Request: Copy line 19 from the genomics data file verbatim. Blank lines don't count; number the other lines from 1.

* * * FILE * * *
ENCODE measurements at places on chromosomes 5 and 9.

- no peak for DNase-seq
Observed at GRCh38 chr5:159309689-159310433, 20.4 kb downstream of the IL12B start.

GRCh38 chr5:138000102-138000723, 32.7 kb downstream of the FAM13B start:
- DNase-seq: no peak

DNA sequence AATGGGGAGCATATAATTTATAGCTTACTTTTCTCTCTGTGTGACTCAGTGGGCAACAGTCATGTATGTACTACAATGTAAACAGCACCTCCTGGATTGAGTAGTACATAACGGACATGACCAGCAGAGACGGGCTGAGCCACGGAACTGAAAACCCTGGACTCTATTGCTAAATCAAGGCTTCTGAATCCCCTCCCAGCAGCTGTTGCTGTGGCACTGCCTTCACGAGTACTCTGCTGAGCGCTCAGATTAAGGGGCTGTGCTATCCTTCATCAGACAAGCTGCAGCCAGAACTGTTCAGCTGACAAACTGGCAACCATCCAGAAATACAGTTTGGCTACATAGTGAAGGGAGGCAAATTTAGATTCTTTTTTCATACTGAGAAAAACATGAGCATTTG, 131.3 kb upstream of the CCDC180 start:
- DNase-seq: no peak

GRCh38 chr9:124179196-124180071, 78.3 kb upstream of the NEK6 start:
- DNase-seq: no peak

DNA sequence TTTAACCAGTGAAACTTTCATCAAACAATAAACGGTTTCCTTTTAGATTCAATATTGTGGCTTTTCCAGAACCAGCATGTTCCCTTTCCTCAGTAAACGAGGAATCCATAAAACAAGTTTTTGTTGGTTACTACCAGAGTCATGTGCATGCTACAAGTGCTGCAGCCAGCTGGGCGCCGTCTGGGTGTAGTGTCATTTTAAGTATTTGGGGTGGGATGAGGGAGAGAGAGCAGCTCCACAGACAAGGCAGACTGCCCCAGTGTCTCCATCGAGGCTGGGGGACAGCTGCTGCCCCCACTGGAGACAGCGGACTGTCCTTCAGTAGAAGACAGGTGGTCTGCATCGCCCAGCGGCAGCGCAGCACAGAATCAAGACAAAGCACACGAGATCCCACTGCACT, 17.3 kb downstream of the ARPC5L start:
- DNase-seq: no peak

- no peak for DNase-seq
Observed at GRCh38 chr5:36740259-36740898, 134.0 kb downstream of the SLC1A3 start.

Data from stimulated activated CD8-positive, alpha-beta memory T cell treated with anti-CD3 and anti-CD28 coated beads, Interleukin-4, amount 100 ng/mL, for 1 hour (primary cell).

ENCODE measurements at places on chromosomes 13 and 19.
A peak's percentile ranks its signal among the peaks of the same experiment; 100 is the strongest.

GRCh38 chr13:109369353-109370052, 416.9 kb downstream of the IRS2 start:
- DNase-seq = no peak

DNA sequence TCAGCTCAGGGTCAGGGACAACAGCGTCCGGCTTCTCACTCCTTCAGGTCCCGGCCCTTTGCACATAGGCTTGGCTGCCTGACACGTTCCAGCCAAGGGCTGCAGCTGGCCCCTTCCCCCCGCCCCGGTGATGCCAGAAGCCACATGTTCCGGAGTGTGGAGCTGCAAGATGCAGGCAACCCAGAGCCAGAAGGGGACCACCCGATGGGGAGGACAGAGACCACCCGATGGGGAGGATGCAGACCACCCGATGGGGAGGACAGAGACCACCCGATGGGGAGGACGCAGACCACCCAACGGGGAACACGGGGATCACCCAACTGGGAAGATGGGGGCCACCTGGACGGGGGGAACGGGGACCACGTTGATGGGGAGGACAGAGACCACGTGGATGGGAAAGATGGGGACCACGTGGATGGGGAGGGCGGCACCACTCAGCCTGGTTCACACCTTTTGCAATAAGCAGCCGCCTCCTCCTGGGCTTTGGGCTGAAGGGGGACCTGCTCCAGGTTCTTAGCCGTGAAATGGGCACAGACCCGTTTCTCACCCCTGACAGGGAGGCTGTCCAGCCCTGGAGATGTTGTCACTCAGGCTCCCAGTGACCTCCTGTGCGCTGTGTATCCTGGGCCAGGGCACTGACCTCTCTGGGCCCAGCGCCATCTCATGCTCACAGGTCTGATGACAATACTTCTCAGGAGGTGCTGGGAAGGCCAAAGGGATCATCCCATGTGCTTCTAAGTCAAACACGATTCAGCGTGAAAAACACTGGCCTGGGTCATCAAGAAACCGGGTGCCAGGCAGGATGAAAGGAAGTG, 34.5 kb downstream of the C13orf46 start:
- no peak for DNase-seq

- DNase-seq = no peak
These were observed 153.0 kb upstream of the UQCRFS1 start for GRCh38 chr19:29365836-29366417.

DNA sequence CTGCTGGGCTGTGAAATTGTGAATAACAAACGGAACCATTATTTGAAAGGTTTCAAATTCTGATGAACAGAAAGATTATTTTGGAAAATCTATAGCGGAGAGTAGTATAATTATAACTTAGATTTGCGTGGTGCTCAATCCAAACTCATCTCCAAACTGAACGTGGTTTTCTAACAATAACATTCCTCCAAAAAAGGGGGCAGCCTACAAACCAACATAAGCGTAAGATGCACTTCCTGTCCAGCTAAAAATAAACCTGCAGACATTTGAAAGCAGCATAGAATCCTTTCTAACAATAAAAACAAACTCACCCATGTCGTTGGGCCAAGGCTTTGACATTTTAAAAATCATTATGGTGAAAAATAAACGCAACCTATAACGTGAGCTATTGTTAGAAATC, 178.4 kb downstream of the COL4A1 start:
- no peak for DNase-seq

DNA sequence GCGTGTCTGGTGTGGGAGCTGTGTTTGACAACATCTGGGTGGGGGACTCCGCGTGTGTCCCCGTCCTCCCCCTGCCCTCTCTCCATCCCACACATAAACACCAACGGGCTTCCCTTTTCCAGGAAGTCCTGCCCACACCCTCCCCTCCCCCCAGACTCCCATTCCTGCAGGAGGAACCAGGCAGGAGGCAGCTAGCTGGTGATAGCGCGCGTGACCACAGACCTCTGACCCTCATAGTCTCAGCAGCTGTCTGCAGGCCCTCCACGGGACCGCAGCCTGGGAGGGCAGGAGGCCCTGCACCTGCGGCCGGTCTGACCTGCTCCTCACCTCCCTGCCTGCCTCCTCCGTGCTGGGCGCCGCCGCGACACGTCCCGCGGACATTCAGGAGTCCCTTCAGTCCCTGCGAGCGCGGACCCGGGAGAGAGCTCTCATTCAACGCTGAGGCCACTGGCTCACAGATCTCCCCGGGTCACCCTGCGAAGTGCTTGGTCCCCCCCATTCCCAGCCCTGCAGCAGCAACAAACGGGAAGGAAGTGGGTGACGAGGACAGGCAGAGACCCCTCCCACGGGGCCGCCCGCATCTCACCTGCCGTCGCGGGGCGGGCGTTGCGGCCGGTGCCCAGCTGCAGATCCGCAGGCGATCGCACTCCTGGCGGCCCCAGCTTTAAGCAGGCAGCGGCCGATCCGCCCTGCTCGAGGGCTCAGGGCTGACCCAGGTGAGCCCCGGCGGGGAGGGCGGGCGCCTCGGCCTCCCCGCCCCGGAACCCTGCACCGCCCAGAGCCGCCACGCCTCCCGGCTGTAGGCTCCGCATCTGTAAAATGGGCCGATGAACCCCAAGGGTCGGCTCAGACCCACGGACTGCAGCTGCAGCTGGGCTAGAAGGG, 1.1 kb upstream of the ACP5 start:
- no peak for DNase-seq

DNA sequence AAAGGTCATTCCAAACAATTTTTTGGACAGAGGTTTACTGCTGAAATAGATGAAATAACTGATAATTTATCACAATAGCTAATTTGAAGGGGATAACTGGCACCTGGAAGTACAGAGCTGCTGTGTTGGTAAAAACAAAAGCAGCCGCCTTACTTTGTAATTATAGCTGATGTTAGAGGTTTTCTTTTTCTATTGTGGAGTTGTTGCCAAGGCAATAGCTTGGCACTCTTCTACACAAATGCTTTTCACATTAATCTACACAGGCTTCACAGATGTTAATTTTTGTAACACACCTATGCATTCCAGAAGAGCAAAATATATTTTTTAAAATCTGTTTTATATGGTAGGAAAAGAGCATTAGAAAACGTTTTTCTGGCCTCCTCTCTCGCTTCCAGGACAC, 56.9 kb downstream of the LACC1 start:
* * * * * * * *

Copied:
DNA sequence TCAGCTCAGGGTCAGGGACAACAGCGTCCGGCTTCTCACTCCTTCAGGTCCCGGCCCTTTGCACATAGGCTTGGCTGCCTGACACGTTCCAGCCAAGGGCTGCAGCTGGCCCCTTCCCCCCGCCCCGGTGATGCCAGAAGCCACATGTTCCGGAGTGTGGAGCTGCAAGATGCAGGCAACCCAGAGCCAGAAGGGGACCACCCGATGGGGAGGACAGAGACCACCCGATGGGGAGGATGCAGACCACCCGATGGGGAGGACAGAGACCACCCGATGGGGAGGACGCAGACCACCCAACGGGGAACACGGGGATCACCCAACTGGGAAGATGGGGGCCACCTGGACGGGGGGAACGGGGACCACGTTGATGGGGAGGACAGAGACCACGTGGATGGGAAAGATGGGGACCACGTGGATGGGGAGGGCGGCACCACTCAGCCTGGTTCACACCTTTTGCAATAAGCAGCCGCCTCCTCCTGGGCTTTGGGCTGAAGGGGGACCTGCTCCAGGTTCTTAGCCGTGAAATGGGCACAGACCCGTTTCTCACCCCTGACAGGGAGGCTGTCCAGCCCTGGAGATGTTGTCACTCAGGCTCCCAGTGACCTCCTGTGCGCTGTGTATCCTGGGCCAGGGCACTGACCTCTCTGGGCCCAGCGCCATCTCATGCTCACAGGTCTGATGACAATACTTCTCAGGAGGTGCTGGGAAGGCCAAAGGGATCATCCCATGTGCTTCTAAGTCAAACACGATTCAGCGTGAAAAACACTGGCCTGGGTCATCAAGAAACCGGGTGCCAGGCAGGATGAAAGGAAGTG, 34.5 kb downstream of the C13orf46 start: